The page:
The Independent Voice of Southern Methodist University Since 1915

The Daily Campus

The Daily Campus

The Independent Voice of Southern Methodist University Since 1915

The Daily Campus

The Independent Voice of Southern Methodist University Since 1915

The Daily Campus

SMU professor Susanne Scholz in the West Bank in 2018.
SMU professor to return to campus after being trapped in Gaza for 12 years
Sara Hummadi, Video Editor • May 18, 2024

Here, Kitty Kitty

SMU students may be surprised to learn they are sharing their campus with more critters than just the infamous SMU squirrels. In fact, several colonies of feral cats have silently lived among us for years. While these cuddly quadrupeds may look like Fluffy, they certainly are not your average housecat. Years of surviving in harsh weather conditions, living on rodents and insects, and dodging coyote attacks have permanently hardened these kitties. However, even they need a helping hand now and then, and that’s where SMU’s Feral Cat Program–an organization that feeds and provides basic healthcare to these campus cats–steps in.

Mary Anne Rogers, SMU’s Associate University Secretary serves as the administration liaison for the group. She has been with the Feral Cat Program since its inception in the late 1990s.

“Whether SMU supports the feral cat colonies or not, the feral cats will live on campus,” she said, “The Program is a way of managing and controlling a healthy cat population.”

Before the birth of the Program, the only person attending to the cat population on campus was a kind-souled elderly lady living nearby. When the University became aware of her efforts, Leon Bennet, General Counsel of the University at the time, began discussions with the Summerlee Foundation—an animal rights focused grant organization founded by Dallas philanthropist Annie Lee Roberts—to gather financial support for a program to take care of the cats. According to Rogers, the foundation was the driving force behind the birth of the Feral Cat Program.

Recent SMU graduate Lauren Hadaway played an active role within the Feral Cat Program during her time in school. Every Wednesday for four years she happily rode her bike around campus toting bags of food to distribute to hungry cats. Now that her days at SMU are over, she works as a sound editor for an entertainment company in sunny Los Angeles.

“I’ve always loved animals, I grew up with every pet you could think of—cats, dogs, parakeets, chickens, turtles, fish, bunnies, hamsters”, she said in an email interview with me. “Living in the dorm was like a shock to my system so when I started to notice all these cats hanging out on campus I did a little research and joined the team.”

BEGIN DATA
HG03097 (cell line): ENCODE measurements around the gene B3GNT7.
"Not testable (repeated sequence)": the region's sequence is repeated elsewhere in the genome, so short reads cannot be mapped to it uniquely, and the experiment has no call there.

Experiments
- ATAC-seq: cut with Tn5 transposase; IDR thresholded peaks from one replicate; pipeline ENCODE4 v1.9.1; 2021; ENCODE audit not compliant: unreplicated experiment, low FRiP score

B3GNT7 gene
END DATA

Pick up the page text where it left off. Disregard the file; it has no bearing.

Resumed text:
According to the program’s website,, roughly 60 cats in 13 colonies live throughout campus. The organization utilizes the Trap-Neuter-Release (TNR) system recommended by veterinarians and feral cat experts to keep the feral population under control. The objective is to spay or neuter every cat on campus so that more kittens aren’t born into feral life. Spaying and neutering also diminishes the behaviors and stressors associated with mating such as yowling and fighting.

“It’s like comparing your pet dog to a wolf,” said Hadaway.

The TNR method, said Hadaway, is not only the most humane, but also the most effective solution to handling cats on campus. Due to cat’s territorial nature, the only thing stopping more felines from moving onto campus are the current ones. Merely removing them would create a vacuum, causing more animals to move in. Unlike domesticated cats, feral cats are not socialized to be around humans and will hiss, hide, and fight if brought into a home.

Dr. Geoff Bratton, a veterinarian at The Holt Clinic near SMU, believes it’s of the utmost importance to manage Feral cat colonies on campuses using the TNR method. He also notes that the upside of having feral cats on campus is that the pint-sized hunters are great at controlling unwanted rodent infestations.

“A female cat can have up to 4 or 5 litters per year and each litter could have as many as 6-8 kittens. You can see how quickly the number of cats can multiply,” he said, “These litters can be prevented by spaying and neutering.”

Elizabeth Putsche is an employee at Alley Cat Allies, the only national advocacy organization dedicated to the protection and humane treatment of cats. From headquarters in Bethesda, Maryland, the kitty crusaders at ACA use education, hands-on-activism and progressive policies to help protect cats’ lives. She believes that not only do TNR programs make for a healthier cat population, but also unite communities toward a common cause.

“No matter how large the campus, TNR programs unite students, staff, faculty, and local residents in a unique way” she said. “It can foster a sense of compassion and cooperation that enriches campus culture.”

SMU senior film student Rachel Wilson, who’s been around cats her whole life at her mother’s shelter, says the Program is the only organization on campus she’s ever donated to.

“I’ve always had such a connection with cats and when I see them wandering around campus it’s really comforting to know that they’re being looked after,” she said.

To become a full-time or part-time kitty feeder with the Feral Cat Program, contact Susan Underwood at 214-769-3617 or email [email protected]. They are currently seeking cat-loving volunteers to help fill the 15 feeders located around campus. (Dogs need not apply.)

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